This week supervisors meet on Valentine’s Day, facing an agenda with at least one item appropriate for the day and another—well, perhaps only ironically so.
Along with a visit from Speaker Emerita Nancy Pelosi, the board will likely hear the introduction of a resolution urging the decriminalization of sex work. Mayor Breed will also drop in to discuss quality-of-life issues.
Board watchers are expecting District 9 Supervisor Hillary Ronen to introduce a resolution calling on the state to decriminalize prostitution once and for all during Tuesday’s roll call. Hints at such a resolution have kicked up a dust storm of national reporting in recent days.
The resolution is meant to be a call for solutions to deal with a renewed flare-up of street sex work and associated problems on Capp Street. Barricades have been installed on the street to deter cruising johns, but they don’t seem to be working.
Another possible solution could bring even more controversy.
According to reporting in the San Francisco Chronicle, some Mission residents have suggested that the city set up a sanctioned zone for street sex work in a commercial district somewhere in the city, to shift the nuisance away from Capp Street.
The proposal has no details, but board observers could look elsewhere for examples of red-light districts. Zurich, for example, established a zone for street sex work after it was approved by voters in 2013.
The “Sex Boxes,” which also accommodate bicyclists but not pedestrians, have been hailed as a success by Zurich city government. But critics say they have been a boon for traffickers and have made it more difficult to offer support and services for sex workers.
Sex work has been legal in Switzerland since 1942. A 2008 ballot measure calling for decriminalization in San Francisco was defeated with about 59% of the vote.
National press have conflated reporting of Ronen’s resolution, which reportedly addresses decriminalization only, with the proposal by some residents to create a red-light district.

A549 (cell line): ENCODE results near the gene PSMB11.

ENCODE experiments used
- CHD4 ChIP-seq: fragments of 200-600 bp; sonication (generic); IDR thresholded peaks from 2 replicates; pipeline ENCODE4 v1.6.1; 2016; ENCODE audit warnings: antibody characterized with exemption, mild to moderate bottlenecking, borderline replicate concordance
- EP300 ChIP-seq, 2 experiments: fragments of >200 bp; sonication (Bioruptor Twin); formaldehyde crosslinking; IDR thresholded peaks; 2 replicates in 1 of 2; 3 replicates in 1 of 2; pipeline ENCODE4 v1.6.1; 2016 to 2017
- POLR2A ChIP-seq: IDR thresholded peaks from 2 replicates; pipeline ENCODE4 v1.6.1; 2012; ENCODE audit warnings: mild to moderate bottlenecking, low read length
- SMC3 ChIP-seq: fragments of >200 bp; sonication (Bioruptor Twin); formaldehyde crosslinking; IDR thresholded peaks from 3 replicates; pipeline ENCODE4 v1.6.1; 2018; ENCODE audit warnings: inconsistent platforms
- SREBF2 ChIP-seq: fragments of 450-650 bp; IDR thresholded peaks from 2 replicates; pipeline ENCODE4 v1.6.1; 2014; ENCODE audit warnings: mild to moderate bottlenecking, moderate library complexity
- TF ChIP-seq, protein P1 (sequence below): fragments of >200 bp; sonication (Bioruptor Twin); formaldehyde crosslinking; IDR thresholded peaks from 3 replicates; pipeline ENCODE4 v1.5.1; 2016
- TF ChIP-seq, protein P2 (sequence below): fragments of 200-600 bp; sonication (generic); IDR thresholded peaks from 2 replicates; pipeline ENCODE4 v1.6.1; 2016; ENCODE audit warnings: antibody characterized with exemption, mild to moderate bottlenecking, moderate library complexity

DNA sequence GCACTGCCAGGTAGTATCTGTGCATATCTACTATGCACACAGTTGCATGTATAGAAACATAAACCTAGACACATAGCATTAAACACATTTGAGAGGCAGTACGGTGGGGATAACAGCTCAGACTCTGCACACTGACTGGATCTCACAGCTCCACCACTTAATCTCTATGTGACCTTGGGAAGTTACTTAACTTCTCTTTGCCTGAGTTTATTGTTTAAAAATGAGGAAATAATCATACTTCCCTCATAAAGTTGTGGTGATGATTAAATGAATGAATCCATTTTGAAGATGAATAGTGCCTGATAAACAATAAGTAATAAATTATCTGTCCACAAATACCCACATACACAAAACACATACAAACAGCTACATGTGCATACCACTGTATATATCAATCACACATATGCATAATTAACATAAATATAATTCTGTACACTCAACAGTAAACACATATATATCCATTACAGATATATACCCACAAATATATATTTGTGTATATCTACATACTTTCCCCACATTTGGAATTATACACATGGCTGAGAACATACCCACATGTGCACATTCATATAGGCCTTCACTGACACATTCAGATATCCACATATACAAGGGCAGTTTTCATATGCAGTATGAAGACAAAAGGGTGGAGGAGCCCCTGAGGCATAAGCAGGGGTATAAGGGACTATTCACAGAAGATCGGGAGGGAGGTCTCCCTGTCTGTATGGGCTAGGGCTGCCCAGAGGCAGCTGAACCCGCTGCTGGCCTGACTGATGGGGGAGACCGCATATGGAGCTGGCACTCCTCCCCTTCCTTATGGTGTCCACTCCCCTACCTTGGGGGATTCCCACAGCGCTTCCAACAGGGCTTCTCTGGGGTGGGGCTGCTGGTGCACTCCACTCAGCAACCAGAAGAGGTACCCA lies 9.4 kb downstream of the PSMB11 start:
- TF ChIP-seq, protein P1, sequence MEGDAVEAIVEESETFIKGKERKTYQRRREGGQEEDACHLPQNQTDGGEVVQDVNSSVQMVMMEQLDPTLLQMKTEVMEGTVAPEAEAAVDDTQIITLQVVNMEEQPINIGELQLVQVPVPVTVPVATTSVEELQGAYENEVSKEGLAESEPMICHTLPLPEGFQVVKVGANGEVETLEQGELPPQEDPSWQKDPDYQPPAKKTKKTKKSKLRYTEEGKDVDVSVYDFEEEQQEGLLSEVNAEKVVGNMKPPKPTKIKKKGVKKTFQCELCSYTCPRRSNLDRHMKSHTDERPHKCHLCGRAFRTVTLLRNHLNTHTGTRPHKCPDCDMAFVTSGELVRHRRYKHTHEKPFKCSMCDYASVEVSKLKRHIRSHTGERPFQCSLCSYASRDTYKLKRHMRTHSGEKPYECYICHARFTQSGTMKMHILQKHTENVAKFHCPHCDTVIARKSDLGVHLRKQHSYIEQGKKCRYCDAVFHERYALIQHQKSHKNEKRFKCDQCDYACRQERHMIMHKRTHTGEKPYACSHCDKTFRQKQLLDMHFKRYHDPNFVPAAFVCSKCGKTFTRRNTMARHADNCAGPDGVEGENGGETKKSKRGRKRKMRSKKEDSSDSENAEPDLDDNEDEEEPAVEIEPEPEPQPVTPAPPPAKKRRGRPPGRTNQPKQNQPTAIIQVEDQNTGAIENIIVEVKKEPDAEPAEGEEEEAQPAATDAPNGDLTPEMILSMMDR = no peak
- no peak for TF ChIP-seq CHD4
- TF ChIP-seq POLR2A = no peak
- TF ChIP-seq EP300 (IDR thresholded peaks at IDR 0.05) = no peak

When USA Today asked Assemblymember Matt Haney if he would support a red-light district proposal, he responded with the polite equivalent of telling the reporter to go pound sand.
Tuesday’s meeting also features a visit from Mayor London Breed as part of regular policy discussions with the board. This time, she’ll be fielding a question from District 1 Supervisor Connie Chan, with “neighborhood blight” listed as the topic.
Chan, like Breed, is up for reelection in 2024. She’s had to field increasing concerns in her district on crime and street conditions, which helped shape the outcome of last year’s elections.
Chan is hosting a town hall on Wednesday with City Attorney David Chiu to showcase his agency’s response to public nuisances, so expect her exchange with Breed to be a preview of that event.
The speaker emerita is expected to make an appearance on Tuesday to receive a commendation from the board for her long service for San Francisco in Congress.
The resolution, principally sponsored by District 2 member Catherine Stefani, had been continued twice in order to accommodate Pelosi’s schedule—after all, she’s had one hell of a year, with a dramatic election season, a chaotic succession and an attack on her husband that left him severely injured.
Mike Ege can be reached at firstname.lastname@example.org